I do not personally have experience with the Baratza, Lelit and Ascaso grinders. I recommend you read the reviews on this site. I would say that the
minimum budget for an espresso capable grinder is at least $300.

Then, here comes the fun part....

You need to budget for accessories. These accessories include a precision scale which can measure down to 0.1 grams and preferably up to a Kilogram.
I personally recommend the Digiweigh DWP-1001 because I have one and it works fine for the purpose of measuring dosage and output.

Then you need a steaming themometer, steaming pitchers, both 12 oz and 20 oz, a knockbox to knock out grounds, a blind basket or a backflushing disc,
a bottle of cafiza and a bottle of grinds for cleaning, a tamping stand and a tamper, a grouphead cleaning brush (A toothbrush will do in a pinch) and
optionally, a set of 1 oz shot glasses to measure volume. (When making big latte drinks)

As well, it doesn't hurt to consider buying some espresso cups, cappuccino cups and late cups with saucers.

Good luck on your journey. Like I said before, don't let the prices scare you, these price points are where you move from buying junk and toys to something
which will actually do the job properly, be reliable and dependable and really make your hard earned dollars pay for themselves.

Good luck!

 
Garbage In, Garbage Out, for every step of the process. From Beans to grinder, grounds to machine, coffee to cup.
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Iluvdabean
Senior Member
Iluvdabean
Joined: 7 Mar 2005
Posts: 1,260
Location: Kentucky
Expertise: I love coffee

Espresso: La Nuova Era Cuadra/Gaggia...
Grinder: Baratza Preciso/K-A Pro...
Drip: Bonavita BV 1800 TH
Roaster: Nesco 1010/Behmor 1600
Posted Sat Mar 9, 2013, 3:01pm
Subject: Re: Starter espresso machine
 

No rant here just have to apparently explain my statement because you dont get it.
Everyone is always trying to find the inexpensive way to good espresso and there is none.
So dont look at the cheapest machine but look at the lowest price ones that make real espresso.

Good info though but still not less expensive than the Classic/MDF
for 525.00 with not tax and free shipping.Waboooooonga my Canadian espresso brother!
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qualin
Senior Member
qualin
Joined: 30 Jun 2012
Posts: 653
Location: Calgary, AB
Expertise: I love coffee

Espresso: Izzo Alex Duetto 3
Grinder: Mazzer Mini Elect. Type A
Vac Pot: Looking to buy
Drip: Manual
Roaster: Considering?
Posted Sat Mar 9, 2013, 10:45pm
Subject: Re: Starter espresso machine
 

Iluvdabean Said:

No rant here

Posted March 9, 2013 link

Heh. Sorry about that, my posts were supposed to be together and you made your post while I was in the process of composing my second one.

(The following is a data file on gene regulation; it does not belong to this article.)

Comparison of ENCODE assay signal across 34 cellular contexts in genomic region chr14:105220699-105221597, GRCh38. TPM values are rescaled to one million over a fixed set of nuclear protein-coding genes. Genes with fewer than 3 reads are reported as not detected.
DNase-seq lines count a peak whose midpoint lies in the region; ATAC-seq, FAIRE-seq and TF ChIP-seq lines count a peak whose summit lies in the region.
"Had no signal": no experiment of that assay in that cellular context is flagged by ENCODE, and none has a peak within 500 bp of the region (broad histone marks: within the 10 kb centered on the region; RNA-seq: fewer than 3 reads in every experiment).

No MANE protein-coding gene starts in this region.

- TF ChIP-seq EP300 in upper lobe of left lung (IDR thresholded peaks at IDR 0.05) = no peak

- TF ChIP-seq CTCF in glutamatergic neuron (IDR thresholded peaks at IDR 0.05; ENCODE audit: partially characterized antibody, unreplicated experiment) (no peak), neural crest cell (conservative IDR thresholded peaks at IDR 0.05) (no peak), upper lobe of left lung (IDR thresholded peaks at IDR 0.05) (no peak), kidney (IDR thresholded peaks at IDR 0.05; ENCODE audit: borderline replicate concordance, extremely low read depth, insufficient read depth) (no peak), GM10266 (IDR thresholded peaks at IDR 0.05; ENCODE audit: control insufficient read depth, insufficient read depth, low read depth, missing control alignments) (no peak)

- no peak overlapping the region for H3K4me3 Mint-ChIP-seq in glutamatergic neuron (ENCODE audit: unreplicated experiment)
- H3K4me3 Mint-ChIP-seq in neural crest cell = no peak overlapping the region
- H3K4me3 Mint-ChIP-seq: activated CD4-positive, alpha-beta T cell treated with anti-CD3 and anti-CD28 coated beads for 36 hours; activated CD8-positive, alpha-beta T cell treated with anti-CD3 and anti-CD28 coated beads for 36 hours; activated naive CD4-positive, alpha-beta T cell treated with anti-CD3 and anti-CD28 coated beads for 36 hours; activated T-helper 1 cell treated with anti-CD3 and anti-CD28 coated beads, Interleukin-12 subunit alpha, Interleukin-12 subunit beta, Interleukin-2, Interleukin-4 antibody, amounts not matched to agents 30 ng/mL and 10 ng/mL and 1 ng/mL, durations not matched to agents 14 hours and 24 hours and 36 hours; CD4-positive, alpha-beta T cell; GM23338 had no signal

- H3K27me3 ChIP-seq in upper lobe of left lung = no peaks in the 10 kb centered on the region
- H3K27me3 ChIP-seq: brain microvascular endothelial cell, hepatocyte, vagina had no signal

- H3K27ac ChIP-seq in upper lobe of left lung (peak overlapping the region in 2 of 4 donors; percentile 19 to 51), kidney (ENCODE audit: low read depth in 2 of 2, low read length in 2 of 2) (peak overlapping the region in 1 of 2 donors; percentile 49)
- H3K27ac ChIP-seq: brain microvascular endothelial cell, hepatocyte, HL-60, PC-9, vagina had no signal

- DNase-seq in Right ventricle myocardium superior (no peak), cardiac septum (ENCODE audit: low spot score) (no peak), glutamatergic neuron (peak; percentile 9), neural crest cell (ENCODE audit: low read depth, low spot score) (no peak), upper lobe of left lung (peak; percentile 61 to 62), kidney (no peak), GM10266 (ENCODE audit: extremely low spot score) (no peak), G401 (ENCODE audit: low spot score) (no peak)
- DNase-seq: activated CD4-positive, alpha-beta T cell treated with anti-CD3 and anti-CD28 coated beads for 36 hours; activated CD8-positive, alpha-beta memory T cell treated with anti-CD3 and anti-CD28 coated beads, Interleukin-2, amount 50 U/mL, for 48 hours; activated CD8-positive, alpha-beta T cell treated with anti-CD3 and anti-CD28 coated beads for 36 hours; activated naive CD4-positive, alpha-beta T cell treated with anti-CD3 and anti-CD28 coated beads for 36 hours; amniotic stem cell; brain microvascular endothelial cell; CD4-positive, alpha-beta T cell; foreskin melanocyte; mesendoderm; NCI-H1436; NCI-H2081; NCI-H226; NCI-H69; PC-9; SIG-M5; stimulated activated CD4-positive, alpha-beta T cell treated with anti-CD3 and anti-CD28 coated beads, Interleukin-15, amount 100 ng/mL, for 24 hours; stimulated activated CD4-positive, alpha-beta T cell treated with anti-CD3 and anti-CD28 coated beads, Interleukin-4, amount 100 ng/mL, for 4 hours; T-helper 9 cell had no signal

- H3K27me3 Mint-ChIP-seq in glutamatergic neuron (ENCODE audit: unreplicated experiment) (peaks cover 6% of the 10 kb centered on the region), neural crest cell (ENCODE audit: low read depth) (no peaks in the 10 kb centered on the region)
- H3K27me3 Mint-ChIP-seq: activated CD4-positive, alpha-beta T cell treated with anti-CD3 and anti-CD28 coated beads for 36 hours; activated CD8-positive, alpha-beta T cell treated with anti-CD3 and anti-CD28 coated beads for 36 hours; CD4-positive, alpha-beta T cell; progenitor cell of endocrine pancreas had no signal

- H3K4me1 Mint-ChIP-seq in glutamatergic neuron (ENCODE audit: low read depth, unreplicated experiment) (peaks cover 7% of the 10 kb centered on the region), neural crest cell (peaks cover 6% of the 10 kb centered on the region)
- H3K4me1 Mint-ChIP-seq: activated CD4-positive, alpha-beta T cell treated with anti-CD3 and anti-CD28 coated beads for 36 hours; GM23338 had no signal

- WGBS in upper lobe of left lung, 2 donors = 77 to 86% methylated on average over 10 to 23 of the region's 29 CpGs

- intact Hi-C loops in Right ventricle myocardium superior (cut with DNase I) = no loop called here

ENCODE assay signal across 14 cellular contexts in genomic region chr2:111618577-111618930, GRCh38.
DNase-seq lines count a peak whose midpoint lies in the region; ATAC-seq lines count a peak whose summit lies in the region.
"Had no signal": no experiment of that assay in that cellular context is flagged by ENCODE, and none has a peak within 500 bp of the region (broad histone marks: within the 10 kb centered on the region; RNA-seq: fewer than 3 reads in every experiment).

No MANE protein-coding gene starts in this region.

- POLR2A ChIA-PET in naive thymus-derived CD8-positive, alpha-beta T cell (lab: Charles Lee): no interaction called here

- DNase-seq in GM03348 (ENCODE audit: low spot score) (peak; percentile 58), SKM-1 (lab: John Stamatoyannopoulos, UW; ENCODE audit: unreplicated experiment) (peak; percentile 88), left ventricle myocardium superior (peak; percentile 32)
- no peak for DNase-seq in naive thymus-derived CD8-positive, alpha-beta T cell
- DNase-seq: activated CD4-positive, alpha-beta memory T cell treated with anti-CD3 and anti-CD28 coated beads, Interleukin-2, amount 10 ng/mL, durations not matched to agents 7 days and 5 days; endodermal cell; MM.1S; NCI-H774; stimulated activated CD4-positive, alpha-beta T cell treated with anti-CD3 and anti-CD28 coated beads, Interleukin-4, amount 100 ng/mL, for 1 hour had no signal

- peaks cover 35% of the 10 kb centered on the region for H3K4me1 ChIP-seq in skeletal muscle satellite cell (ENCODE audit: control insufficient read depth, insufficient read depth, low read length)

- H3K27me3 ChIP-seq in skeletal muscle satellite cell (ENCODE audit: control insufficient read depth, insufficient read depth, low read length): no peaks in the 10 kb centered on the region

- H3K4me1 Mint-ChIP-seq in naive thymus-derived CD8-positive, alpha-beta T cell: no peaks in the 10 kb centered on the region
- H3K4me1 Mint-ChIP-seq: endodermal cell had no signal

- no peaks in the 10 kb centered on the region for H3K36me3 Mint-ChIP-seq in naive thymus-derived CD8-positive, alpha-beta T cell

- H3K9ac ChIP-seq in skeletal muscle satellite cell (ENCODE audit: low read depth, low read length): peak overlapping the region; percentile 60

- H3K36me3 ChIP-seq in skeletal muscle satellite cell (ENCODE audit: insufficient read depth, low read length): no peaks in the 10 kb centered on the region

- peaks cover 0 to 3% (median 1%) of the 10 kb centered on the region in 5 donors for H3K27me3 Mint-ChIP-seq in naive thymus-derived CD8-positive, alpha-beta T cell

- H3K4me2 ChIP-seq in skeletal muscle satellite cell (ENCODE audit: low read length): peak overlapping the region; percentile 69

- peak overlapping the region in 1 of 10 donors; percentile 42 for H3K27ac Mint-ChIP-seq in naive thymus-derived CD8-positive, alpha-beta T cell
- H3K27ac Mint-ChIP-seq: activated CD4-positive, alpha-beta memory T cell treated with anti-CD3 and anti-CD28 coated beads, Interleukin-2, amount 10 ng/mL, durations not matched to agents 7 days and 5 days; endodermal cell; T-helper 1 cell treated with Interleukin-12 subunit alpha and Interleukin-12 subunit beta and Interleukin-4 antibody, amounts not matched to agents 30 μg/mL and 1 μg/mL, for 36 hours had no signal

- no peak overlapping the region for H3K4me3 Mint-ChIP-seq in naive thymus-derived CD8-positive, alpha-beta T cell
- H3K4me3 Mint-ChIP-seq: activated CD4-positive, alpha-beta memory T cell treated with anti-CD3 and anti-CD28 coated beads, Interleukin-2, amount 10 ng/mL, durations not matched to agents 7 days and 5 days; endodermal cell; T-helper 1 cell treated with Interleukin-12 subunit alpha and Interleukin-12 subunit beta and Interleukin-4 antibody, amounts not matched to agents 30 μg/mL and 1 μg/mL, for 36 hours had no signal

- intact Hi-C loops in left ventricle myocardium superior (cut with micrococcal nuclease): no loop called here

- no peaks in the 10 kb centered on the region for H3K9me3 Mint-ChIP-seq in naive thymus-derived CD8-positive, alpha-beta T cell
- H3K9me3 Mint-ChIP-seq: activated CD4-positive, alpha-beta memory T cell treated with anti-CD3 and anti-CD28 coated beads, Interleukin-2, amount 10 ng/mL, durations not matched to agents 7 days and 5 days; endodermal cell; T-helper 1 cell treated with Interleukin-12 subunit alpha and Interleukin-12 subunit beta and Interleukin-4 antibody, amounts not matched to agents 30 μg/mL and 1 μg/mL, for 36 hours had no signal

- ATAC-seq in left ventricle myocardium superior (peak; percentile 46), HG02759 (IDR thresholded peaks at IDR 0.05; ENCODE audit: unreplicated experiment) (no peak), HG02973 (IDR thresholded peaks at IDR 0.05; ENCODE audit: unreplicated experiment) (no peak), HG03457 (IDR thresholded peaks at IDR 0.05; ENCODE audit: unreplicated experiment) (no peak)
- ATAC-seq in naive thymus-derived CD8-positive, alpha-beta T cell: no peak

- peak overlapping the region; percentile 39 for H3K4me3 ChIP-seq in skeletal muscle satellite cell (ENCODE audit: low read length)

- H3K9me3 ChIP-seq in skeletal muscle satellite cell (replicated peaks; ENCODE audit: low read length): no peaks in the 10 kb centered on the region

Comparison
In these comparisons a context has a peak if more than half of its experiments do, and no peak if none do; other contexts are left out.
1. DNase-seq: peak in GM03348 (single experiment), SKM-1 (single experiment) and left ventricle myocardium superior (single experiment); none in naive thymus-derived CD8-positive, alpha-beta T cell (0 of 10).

It was ME who was ranting, not you. :-)

 
Garbage In, Garbage Out, for every step of the process. From Beans to grinder, grounds to machine, coffee to cup.
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takeshi
Senior Member
takeshi
Joined: 12 Oct 2002
Posts: 968
Location: Houston
Expertise: I live coffee

Espresso: Alex Duetto 3.0
Grinder: Super Jolly
Roaster: Amaya Roasting
Posted Sat Mar 9, 2013, 10:47pm
Subject: Re: Starter espresso machine (alternative to Breville Café Venezia Espresso
 

nikitary Said:

I layed my eyes on this Breville, although it seems like a good starter machine to me, I don't see it's name mentioned very often.

What are better alternatives in this price range? And HOW are they better?

Posted March 8, 2013 link

Don't put the cart before the horse.  Which grinder are you using or which grinder are you considering?  If the Preciso or equivalent (or better) is beyond your budget then I'd recommend saving up.  Grind is critical to brewing.

As for the machine -- what makes you think it's a good starter machine?  The price tag?  The branding?  It's a thermoblock which isn't desirable versus a proper boiler for thermal stability.  It has a pressurized portafilter which isn't desirable either unless you just want to look at the fake crema produced.

nikitary Said:

I am after a semi-automatic machine and am on a budget.

Posted March 8, 2013 link

What's your budget?  The $200AUD price of the machine you linked for both grinder and machine?  It's difficult to recommend any solution for that budget.   Coffee geeks aren't going to recommend a big box store espresso machine as they don't produce proper espresso and don't hold up in the long run.  If you're going to get into home espresso you'll be immediately upgrading from such a machine anyway and the money you spent on it will have been wasted.  A starter setup for a coffee geek would be something like the Preciso and the Classic.

coffeestig Said:

If you've never had good espresso then you'll love it.

Posted March 9, 2013 link

I wouldn't assume that.  Some newbies might love it.  Others will end frustrated with it and give up on home espresso.  If I had not taken the advice here I'd be in the latter category.

Iluvdabean Said:

Everyone is always trying to find the inexpensive way to good espresso and there is none.

Posted March 9, 2013 link

Expensive is subjective.  Newbies always have sticker shock but when you have no frame of reference that's to be expected.  I thought $450 my first machine and $250 for my first grinder were very expensive.  My experience has changed my perspective and I'm in the process of upgrading to a double boiler without any qualms.  I'd easily buy a Super Jolly knowing what I know now without any reservations.  It takes understanding what's possible at different price points to appreciate the pricing spectrum of espresso equipment.

All that said, some people would be happy with something like the Breville Café Venezia and a blade grinder but just tasting good espresso from a good coffee shop will demonstrate what's possible and why the Breville in question isn't a good choice if you're serious about home espresso.  Not everyone out there is a coffee geek as indicated by the popularity of Starbucks.